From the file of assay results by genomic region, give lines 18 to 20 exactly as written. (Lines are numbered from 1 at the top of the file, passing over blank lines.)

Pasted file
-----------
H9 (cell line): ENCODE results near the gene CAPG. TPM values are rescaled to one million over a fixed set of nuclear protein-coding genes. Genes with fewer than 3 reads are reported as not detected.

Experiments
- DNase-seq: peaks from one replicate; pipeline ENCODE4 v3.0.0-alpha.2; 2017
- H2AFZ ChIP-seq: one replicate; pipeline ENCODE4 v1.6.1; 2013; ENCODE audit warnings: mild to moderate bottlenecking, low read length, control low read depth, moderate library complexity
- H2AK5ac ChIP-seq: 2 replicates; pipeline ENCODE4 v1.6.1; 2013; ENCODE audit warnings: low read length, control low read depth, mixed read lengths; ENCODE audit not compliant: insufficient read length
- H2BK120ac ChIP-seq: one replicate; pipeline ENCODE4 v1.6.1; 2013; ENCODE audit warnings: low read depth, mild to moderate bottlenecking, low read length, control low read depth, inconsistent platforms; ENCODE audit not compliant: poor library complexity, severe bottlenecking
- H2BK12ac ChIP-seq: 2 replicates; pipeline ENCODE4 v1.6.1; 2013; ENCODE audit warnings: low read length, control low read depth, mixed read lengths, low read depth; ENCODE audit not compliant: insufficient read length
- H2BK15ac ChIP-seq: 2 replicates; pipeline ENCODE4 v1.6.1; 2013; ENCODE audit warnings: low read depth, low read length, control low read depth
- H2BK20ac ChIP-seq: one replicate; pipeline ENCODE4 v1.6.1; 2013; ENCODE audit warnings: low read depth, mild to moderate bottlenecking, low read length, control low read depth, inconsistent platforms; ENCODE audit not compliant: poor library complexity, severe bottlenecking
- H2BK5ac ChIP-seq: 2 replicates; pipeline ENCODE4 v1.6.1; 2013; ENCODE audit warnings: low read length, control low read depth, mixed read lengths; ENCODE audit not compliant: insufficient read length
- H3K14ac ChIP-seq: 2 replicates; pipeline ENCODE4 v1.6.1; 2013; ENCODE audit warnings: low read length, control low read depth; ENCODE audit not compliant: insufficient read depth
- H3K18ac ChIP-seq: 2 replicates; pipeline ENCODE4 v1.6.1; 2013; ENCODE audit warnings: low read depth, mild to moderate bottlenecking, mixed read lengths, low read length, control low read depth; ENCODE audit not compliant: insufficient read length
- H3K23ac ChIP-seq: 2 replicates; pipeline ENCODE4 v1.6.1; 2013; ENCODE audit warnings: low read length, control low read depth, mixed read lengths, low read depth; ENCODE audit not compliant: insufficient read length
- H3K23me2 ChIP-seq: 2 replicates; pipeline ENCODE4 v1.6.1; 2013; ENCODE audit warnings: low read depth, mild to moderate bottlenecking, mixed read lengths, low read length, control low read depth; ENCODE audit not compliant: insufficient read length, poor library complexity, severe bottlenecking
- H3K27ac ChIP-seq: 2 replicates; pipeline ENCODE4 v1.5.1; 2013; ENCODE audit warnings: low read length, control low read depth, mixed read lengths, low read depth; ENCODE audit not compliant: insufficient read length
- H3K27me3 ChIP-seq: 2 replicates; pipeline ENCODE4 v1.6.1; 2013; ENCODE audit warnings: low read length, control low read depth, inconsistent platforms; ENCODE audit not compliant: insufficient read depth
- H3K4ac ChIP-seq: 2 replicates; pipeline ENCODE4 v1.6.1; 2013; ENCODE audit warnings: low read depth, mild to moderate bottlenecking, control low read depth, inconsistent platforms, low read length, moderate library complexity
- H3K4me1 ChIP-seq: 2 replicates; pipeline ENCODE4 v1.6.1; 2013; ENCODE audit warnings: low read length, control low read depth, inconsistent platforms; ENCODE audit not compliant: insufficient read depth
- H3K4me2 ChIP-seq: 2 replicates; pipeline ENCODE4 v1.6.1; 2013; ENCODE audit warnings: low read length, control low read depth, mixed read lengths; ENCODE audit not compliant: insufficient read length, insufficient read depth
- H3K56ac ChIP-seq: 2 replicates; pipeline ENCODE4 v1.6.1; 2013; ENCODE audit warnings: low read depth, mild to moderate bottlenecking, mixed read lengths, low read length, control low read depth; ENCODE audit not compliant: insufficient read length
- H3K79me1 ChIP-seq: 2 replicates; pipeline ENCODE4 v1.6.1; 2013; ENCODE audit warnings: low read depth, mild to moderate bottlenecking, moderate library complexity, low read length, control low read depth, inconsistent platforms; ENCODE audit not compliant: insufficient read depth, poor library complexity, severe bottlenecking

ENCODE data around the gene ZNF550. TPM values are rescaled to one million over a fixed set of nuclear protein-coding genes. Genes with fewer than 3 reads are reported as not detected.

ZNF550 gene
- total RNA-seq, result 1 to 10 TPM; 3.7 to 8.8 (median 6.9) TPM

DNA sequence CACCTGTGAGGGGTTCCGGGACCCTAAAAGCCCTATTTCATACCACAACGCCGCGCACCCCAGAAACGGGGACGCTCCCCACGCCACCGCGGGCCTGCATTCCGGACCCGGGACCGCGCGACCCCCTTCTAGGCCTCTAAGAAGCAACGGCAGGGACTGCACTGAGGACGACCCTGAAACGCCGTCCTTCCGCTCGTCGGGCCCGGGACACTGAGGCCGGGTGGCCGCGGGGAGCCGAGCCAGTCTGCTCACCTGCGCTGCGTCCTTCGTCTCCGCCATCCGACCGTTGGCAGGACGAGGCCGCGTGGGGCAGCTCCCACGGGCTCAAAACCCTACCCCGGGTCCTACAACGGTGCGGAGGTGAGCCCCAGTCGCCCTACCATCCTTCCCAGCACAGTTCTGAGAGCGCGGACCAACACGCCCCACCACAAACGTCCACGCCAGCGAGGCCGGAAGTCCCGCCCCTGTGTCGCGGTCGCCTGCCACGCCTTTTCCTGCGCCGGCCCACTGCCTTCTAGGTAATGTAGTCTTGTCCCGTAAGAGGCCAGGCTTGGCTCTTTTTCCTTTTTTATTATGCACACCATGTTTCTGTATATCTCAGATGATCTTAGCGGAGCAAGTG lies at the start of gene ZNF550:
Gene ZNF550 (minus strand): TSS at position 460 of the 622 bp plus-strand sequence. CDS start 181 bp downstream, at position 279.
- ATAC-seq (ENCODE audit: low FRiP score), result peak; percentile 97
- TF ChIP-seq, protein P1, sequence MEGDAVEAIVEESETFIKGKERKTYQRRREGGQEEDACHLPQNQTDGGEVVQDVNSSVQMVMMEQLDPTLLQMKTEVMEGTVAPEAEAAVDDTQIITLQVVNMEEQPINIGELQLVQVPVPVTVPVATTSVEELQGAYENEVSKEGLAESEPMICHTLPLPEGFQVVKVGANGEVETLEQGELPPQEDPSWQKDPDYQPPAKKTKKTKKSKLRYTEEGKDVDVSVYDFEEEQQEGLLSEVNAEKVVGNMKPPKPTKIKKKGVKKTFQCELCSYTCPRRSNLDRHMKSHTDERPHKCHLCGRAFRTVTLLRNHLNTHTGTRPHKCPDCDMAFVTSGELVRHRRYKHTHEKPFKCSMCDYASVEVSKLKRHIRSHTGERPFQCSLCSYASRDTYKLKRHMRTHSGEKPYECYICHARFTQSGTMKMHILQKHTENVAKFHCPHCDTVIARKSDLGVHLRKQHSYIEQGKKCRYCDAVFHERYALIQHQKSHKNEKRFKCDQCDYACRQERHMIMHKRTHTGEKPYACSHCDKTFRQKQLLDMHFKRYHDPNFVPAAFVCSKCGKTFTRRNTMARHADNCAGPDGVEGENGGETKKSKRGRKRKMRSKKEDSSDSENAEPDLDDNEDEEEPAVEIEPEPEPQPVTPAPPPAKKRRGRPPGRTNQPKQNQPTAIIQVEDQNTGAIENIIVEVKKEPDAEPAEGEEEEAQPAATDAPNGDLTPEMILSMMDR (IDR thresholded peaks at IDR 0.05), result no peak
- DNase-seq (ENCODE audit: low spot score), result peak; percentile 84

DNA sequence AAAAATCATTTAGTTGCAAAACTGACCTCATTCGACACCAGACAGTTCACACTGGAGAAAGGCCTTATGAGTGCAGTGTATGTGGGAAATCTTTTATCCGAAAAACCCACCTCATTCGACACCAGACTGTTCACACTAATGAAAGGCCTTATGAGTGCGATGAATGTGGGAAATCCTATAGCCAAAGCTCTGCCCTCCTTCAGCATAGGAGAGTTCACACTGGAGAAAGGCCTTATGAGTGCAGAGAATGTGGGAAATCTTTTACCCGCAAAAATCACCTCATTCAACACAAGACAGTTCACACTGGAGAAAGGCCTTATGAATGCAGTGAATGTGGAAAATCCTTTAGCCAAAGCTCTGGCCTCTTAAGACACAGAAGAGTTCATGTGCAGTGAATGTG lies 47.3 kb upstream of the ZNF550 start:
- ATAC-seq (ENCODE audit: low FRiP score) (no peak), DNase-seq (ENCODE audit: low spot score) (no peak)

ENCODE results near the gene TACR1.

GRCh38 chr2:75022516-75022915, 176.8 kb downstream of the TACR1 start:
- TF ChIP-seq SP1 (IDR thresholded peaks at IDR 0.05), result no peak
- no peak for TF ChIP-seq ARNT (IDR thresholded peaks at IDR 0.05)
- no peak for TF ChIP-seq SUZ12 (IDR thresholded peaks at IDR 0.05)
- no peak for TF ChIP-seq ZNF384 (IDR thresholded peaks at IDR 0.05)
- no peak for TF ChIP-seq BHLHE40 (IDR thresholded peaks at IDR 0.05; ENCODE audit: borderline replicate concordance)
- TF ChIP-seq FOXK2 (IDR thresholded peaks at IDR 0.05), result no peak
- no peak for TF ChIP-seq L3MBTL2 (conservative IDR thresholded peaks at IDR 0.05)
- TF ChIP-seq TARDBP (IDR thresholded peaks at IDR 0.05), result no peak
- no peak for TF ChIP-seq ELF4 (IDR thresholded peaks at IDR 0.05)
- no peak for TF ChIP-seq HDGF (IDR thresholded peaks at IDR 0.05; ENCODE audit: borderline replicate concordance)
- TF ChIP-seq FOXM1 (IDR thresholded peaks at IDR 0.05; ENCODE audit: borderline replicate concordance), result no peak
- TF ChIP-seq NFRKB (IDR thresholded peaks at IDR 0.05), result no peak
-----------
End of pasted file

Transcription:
- H3K4me1 ChIP-seq: 2 replicates; pipeline ENCODE4 v1.6.1; 2013; ENCODE audit warnings: low read length, control low read depth, inconsistent platforms; ENCODE audit not compliant: insufficient read depth
- H3K4me2 ChIP-seq: 2 replicates; pipeline ENCODE4 v1.6.1; 2013; ENCODE audit warnings: low read length, control low read depth, mixed read lengths; ENCODE audit not compliant: insufficient read length, insufficient read depth
- H3K56ac ChIP-seq: 2 replicates; pipeline ENCODE4 v1.6.1; 2013; ENCODE audit warnings: low read depth, mild to moderate bottlenecking, mixed read lengths, low read length, control low read depth; ENCODE audit not compliant: insufficient read length